Feminist formations, Part I

“No, I will not smile for you.”

Note: This post is part of a three-part series where we reflect on feminism–first individually on our feminist beginnings (Anita this week, Adriana next week) and then together about how our feminism has evolved and what role it plays these days in our lives.

I was a feminist before I had a label for it.

In “Living as a feminist,” Sara Ahmed writes, “A story always starts before it can be told. When did feminism become a word that not only spoke to you, but spoke you, spoke of your existence, spoke you into existence? When did the sound of the word feminism become your sound? What did it mean, what does it do, to hold on to feminism, to fight under its name; to feel in its ups and downs, in its coming and goings, your ups and downs, your comings and goings?”

I don’t recall what exactly I did that led my brother to call me a feminist some time in my teenage years. I didn’t know much about what that word meant or what he meant when he labeled me as such. However, I knew that I was critical of the gendered dynamics I observed in our family, at my school, in my everyday experiences as a teenaged girl in New York City–the family parties where the women did all of the cooking and cleaning; the biology teacher who joked about how his perfect night involved Isabella Rossellini and Heineken; the catcalls on the streets and subways. When I was 16, I became a writer for a newspaper written by teens; I told the two women (adult) editors about the time my brother called me a feminist and they encouraged me to write a story exploring this word and what it meant to me. I also took a Women’s Literature course during my senior year in high school where I encountered for the first time works by authors such as Kate Chopin and Zora Neale Hurston. I started to claim proudly the label, the identity, of feminist.

Figuring out what that label and identity meant in and to my family was complicated. Coming from a fairly traditional South Indian family, even a seemingly small decision such as cutting my hair short when I was 16 become a big deal. (I wrote a story about this as well for the newspaper!)  It was seen as a sign of defiance and rebellion, and I understood and claimed it as such. However, in my immediate family, my parents treated my brother and me in relatively egalitarian ways. We were both encouraged to do well in school and to be independent and explore the cities we lived in. In Bangalore, I have memories of taking the bus with my brother on our own to go visit relatives; in New York City, I took the city bus to junior high school and the subway to high school. Unlike the Indian immigrant parents of some of my high school friends, my parents allowed me a good deal of freedom to stay out after school, to go over to friends’ houses, and to make my own decisions about what classes to take and what extracurricular activities to pursue. My mother provided one model of a feminist woman–when I was in high school, she worked full time as a social worker and pursued a Masters in Social Work degree part time. She had to make room for her interests and concerns in an immediate and extended family situation where patriarchy ruled in small and big ways. My own budding feminism was much louder, much more confrontational, and much less accommodating of the expectations people had for me as a girl, as a woman. (Of course, it’s not like people’s expectations never mattered to me–I ended up growing out my hair a year later when I knew that I’d be going back to India to visit my family!)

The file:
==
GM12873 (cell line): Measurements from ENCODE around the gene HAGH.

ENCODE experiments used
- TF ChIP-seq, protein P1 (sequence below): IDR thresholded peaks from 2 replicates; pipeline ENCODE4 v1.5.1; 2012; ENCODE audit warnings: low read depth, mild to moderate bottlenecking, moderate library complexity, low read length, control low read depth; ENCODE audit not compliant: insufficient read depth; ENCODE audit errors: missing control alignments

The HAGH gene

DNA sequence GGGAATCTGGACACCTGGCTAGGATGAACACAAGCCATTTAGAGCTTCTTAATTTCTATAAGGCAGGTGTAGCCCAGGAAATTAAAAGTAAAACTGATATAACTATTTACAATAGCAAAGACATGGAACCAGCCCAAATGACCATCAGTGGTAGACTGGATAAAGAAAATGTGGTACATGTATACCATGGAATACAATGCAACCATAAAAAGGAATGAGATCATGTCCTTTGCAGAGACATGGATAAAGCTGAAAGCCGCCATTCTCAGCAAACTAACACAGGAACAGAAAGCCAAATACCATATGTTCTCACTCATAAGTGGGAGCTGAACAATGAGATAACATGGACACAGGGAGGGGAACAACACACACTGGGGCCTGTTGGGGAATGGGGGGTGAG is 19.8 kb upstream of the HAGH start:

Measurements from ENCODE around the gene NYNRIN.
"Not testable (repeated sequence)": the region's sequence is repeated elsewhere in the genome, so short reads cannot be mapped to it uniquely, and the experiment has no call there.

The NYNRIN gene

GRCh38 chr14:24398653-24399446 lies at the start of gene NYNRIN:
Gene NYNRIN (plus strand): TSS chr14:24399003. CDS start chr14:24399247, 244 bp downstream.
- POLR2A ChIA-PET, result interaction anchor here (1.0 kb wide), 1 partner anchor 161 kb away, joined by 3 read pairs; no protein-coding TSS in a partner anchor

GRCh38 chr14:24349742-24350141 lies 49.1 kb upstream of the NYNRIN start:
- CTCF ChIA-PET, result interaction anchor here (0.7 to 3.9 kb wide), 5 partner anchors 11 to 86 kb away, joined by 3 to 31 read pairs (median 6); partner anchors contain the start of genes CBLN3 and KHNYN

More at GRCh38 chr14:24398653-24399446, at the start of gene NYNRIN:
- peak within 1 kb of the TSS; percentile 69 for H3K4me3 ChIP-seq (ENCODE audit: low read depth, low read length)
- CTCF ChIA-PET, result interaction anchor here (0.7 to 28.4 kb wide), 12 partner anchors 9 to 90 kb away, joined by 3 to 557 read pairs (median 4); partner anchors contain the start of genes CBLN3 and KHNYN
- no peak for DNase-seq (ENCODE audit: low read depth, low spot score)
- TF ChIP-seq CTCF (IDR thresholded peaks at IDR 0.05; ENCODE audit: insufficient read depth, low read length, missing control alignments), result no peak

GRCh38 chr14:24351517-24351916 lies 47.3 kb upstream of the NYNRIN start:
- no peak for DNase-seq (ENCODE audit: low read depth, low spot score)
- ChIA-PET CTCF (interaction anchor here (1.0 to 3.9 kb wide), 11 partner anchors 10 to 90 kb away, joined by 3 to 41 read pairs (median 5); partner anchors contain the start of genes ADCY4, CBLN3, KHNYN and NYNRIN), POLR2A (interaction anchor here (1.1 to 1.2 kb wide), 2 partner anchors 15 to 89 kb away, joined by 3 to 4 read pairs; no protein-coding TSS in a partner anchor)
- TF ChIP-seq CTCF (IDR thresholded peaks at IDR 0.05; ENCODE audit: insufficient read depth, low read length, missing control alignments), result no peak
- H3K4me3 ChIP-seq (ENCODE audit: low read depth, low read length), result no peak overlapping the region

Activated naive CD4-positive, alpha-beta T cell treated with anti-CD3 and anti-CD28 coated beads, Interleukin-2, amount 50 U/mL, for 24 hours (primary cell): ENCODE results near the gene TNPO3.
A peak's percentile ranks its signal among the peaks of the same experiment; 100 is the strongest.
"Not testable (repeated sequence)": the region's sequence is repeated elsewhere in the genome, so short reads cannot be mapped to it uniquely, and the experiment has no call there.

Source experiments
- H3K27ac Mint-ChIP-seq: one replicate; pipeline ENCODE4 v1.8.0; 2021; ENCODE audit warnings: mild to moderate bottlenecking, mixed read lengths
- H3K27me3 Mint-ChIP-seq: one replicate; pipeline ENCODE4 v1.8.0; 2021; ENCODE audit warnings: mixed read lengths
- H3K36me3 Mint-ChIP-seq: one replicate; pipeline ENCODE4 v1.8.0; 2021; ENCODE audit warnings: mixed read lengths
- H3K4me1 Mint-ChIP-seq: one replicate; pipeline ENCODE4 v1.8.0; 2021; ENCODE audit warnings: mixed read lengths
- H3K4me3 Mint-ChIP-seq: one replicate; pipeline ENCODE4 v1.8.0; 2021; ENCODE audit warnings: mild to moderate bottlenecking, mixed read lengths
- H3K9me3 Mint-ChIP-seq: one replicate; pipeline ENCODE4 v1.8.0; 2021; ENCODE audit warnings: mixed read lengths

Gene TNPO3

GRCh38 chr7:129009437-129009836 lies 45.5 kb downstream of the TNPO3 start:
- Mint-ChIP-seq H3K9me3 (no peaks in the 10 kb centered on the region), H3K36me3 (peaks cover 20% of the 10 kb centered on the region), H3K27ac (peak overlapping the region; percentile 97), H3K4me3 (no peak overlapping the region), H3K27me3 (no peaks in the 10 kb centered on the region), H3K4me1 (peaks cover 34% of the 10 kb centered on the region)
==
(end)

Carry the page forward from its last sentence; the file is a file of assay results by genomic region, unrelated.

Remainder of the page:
When I started to identify as a feminist, as a teenager,  my feminism was concerned with equality. It wasn’t until college and grad school where I read more feminists of color and learned more about the intersections of race, class, gender and sexuality that my feminism become concerned with equity and changing the rules, rather than about fighting to be allowed to play by the rules. While what the word means to me has changed over the years, I have always been to proud to call myself a feminist, ever since I came to know of the word because it “spoke” me into existence.

P.S. This series of posts was partially inspired by Sara Ahmed’s recent book Living a feminist life (2017, Duke University Press). We both highly recommend that everyone check it out!

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